Building resilience to climate change

MAIZE and legume intercropping is the preferred farming system in Tanzania covering a huge chunk of agricultural land.

Despite its importance to the country’s food security and smallholder livelihoods, unsustainable practices are holding back the sector. Researchers had to identify the problem and later look for a solution, and were successful in that.

Dr John Sariah is the Coordinator of Sustainable Intensification of Maize and Legume Systems for Food Security in Eastern and Southern Africa (SIMLESA), Project under the Tanzania Agricultural Research Institute (TARI). He says that among the major causes of low productivity are drought and low soil fertility.

“Drought, for example, causes major yield losses estimated at 246,820 tons per year. Soil erosion, caused by intensive farming leads to soil losses estimated to vary from 72 tons to 120 tons per hectare per year in the Usambara Mountains.

Soil losses of 28 to 72 tons per hectare annually have been observed in the arable lands on the slopes of Mount Kilimanjaro,” says Dr Sariah.

He says that traditional farming practices have led to an annual loss of fertile soil by 25 percent leading to low crop yields and siltation of water bodies, some of which are drying up or threatening to completely disappear. Some key facts are that rainfall variability, erratic weather and soil erosion are the main causes of poor harvests.

Under SIMLESA, a range of public-private institutional innovations were employed with success; reaching over 50,350 farmers with conservation farming practices.

Dr Sariah says that due to those problems leading to low yield, a paradigm shift towards Conservation Agriculturebased Sustainable Intensification (CASI), is needed to maintain and improve crop yields as climate change worsens.

“This involves promoting practices that emphasize minimizing tillage, crop rotations and intercrops as well as maintaining soil cover using crop residues.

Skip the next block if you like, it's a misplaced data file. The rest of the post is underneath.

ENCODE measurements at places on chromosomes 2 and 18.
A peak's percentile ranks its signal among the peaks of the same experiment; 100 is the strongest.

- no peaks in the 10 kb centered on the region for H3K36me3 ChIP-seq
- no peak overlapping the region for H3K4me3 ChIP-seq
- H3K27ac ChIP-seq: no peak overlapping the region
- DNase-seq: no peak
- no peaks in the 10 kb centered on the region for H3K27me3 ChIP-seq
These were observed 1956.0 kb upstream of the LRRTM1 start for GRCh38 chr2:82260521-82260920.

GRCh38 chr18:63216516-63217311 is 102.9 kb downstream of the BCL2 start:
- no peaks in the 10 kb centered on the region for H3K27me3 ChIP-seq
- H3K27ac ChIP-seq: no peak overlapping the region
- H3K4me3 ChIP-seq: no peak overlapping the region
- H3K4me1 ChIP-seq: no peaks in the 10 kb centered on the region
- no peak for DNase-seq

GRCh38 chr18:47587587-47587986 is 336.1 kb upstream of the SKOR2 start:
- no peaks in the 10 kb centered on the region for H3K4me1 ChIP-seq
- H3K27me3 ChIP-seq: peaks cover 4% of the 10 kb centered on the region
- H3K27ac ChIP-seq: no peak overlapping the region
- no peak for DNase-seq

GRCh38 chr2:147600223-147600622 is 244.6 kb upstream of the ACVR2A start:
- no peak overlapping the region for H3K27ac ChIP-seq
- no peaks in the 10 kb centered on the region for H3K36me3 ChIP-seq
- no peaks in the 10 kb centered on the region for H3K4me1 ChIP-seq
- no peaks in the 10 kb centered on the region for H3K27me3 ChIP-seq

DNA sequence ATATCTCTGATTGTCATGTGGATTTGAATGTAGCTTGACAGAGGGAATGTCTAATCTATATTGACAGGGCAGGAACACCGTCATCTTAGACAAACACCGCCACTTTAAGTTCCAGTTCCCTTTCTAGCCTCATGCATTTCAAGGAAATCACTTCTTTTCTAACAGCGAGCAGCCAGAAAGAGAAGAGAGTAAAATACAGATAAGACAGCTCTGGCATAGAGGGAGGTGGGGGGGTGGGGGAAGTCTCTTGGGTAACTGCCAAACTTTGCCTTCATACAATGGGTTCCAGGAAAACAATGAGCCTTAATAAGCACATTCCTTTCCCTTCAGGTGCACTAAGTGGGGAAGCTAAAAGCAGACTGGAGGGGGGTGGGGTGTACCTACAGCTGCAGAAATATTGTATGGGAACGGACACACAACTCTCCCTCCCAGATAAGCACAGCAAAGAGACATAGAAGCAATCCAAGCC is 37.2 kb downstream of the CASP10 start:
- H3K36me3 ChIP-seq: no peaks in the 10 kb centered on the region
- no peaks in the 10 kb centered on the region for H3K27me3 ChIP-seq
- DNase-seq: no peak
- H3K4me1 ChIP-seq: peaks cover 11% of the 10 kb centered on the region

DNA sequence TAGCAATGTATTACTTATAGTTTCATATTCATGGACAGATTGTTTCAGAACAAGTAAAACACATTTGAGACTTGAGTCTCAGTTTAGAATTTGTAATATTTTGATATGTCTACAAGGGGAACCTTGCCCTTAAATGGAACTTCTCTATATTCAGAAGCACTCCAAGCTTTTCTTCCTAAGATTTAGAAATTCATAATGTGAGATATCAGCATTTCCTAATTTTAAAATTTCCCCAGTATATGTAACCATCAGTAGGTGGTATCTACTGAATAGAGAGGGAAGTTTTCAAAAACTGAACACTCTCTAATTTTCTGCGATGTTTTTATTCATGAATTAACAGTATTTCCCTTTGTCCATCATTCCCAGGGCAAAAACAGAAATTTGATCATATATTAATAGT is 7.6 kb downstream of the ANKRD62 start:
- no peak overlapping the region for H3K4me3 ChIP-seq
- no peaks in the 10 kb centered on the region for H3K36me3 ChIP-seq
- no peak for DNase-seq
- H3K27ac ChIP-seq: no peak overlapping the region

The SIMLESA Project pioneered adaptive and farmer centric research on basket of CASI practices and technologies from which farmers choose.

“Based on their socioeconomic and agro ecological context, the CASI basket included optimal combinations of minimum soil disturbance through direct seeding, use of rip lines, herbicides, intercropping of maize and legumes and soil cover,” says the agricultural expert.

Research undertaken over the last eight years indicates several benefits for farmers who have utilized any or all the combinations of the basket. Adoption of CASI increases resilience to climate change effects.

CASI technologies and practices improve the soil organic matter content and in turn the soil’s moisture retention capacity.

“This leads to higher maize and legume yields even under drought conditions.

In 2011, which was a drought year, fields using CASI performed better implying the potential for CASI to lower the risk of yield loss during adverse weather,” says Dr Sariah. He discloses yields increase several-fold when farmers adopt CASI practices.

Farmer field level results from eight cropping seasons over a fouryear period indicate a substantial increase in yields for farmers who adopt CASI compared to two other farming practices, to wit, conventional and traditional farming.